Harper's Encyclopedia of United States History (ed. Benson Lossing), Barnwell, John, 1671-1724 (search)
Barnwell, John, 1671-1724 Military officer; born in Ireland, about 1671; in 1712, with a regiment of 600 Carolinians and several hundred friendly Indians, killed 300 of the warring Tuscaroras in the first engagement and drove the survivors into their fortified town, where they were finally reduced to submission. Over 1,000 of them were killed or captured, and the remnant joined the Five Nations of New York. He died in Beaufort, S. C., in 1724. Barnwell, John, 1671-1724 Military officer; born in Ireland, about 1671; in 1712, with a regiment of 600 Carolinians and several hundred friendly Indians, killed 300 of the warring Tuscaroras in the first engagement and drove the survivors into their fortified town, where they were finally reduced to submission. Over 1,000 of them were killed or captured, and the remnant joined the Five Nations of New York. He died in Beaufort, S. C., in 1724.
Harper's Encyclopedia of United States History (ed. Benson Lossing), Bienville, Jean Baptiste le moyne, 1680-1701 (search)
om( France, bienville retained the office. Having tried unsuccessfully to cultivate the land by Indian labor, Bienville proposed to the government to exchange Indians for negroes in the West Indies, at the rate of three Indians for one negro. Bienville remained at the head of the colony until 1713, when Cadillac arrived, as governor, with a commission for the former as lieutenant-governor. Quarrels between them ensued. Cadillac was superseded in 1717 by Epinay, and Bienville received the decoration of the Cross of St. Louis. In 1718 he founded the city of New Orleans; and war breaking out between France and Spain, he seized Pensacola and put his brother Chateaugay in command there. He was summoned to France in 1724 to answer charges, where he remained until 1733, when he was sent back to Louisiana as governor, with the rank of lieutenant-general. Having made unsuccessful expeditions against the Chickasaws, he was superseded in 1743, and returned to France, where he died in 1765.
Harper's Encyclopedia of United States History (ed. Benson Lossing), Carleton, Sir Guy, Lord Dorchester 1724- (search)
Carleton, Sir Guy, Lord Dorchester 1724- civil and military officer; born in Stra- Guy Carleton. bane, Ireland, Sept. 3, 1724; entered the Guards at an early age, and became a lieutenant-colonel in 1748. He was aide to the Duke of Cumberland in the German campaign of 1757; was with Amherst in the siege of Louisburg in 1758; with Wolfe at Quebec (1759) as quartermaster-general; and was a brigadier-general at the siege of Belle Isle, where he was wounded. He was also quartermaster-general in the expedition against Havana in 1762, and in 1767 he was made lieutenant-governor of Quebec. The next year he was appointed governor. In 1772 he was promoted to major-general, and in 1774 was made governor-general of the Province of Quebec. In an expedition against the forts on Lake Champlain in 1775 he narrowly escaped capture; and at the close of the year he successfully resisted a siege of Quebec by Montgomery. The next spring and summer he drove the Americans out of Canada, and tot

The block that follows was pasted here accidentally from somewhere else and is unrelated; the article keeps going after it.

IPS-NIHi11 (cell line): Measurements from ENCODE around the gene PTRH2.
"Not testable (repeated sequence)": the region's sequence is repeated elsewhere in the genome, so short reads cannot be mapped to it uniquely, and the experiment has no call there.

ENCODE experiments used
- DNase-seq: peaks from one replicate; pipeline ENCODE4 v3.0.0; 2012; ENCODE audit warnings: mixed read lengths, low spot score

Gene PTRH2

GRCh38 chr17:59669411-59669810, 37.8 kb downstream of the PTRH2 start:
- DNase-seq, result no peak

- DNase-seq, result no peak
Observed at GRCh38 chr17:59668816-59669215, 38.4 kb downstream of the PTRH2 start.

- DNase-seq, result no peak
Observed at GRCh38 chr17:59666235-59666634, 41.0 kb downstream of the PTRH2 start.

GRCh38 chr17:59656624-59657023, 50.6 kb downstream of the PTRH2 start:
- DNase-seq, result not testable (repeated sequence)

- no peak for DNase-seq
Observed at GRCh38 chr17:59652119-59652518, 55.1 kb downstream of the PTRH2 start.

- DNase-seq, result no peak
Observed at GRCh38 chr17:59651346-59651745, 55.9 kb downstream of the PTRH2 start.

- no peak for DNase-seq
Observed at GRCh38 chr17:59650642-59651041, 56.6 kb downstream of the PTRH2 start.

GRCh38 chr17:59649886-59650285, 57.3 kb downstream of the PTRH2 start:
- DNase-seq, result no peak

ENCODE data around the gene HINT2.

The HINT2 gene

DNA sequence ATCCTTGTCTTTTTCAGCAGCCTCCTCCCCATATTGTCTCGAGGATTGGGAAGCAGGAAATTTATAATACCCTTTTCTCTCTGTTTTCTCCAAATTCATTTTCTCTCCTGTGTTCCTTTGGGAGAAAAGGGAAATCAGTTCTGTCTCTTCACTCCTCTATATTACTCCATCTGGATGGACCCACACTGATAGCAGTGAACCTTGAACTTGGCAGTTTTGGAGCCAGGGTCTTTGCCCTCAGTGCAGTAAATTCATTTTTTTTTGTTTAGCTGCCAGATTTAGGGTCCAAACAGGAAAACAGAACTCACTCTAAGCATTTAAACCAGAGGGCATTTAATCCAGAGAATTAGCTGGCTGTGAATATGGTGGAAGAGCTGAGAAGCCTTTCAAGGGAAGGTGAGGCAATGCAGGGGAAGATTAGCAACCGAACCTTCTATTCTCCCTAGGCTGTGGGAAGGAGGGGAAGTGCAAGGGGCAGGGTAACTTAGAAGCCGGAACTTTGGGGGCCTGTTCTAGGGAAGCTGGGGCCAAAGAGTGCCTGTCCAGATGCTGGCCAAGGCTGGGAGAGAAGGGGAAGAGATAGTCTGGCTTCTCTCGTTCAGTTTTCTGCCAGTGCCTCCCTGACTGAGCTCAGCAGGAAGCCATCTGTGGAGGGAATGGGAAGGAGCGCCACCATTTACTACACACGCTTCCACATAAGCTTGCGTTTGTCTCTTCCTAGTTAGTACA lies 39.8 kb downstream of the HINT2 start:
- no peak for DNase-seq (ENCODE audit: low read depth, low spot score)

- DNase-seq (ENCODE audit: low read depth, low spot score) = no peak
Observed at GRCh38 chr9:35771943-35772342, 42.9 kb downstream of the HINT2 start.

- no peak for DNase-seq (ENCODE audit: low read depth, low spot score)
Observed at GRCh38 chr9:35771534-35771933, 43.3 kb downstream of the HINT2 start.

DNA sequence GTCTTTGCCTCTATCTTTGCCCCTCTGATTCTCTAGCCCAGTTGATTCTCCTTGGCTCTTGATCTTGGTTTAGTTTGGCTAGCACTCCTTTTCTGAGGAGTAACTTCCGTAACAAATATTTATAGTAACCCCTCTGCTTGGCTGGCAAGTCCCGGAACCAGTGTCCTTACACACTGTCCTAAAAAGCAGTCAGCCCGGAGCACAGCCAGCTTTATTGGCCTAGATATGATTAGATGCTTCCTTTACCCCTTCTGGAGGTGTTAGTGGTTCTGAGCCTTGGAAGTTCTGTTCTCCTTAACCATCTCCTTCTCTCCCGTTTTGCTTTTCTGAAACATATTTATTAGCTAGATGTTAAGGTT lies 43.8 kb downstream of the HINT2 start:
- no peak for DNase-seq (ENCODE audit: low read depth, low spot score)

Harper's Encyclopedia of United States History (ed. Benson Lossing), Chabert, Joseph Bernard, Marquis De 1724-1805 (search)
Chabert, Joseph Bernard, Marquis De 1724-1805 naval officer; born in Toulon, France, Feb. 28, 1724; joined the navy in 1741; came to America, and fought with the French in the Revolutionary War, winning much distinction. Later he planned and finished maps of the shores of North America. He was author of Voyages sur les cotes de l'amerique septentrionale. He died in Paris, Dec. 1, 1805.
Harper's Encyclopedia of United States History (ed. Benson Lossing), Coinage, United States (search)
aring the figure of an elephant were struck in England for the Carolinas and New England in 1694. Coins were also struck for Maryland, bearing the effigy of Lord Baltimore. In 1722-23, William Wood obtained a royal patent for coining small money for the English plantations in America. He made it of pinchbeck — an alloy of copper and tin. One side of the coin bore the image of George I., and on the other was a large double rose, with the legend Rosa Americana utile dulci. In the coinage of 1724 the rose was crowned. This base coin was vehemently opposed in the colonies. A writer of the day, speaking of the speculation, said Wood had the conscience to make thirteen shillings out of a pound of brass. The power of coinage was exercised by several of the independent States from 1778 until the adoption of the national Constitution. A mint was established at Rupert, Vt., by legislative authority in 1785, whence copper cents were issued, bearing on one side a plough and a sun rising fr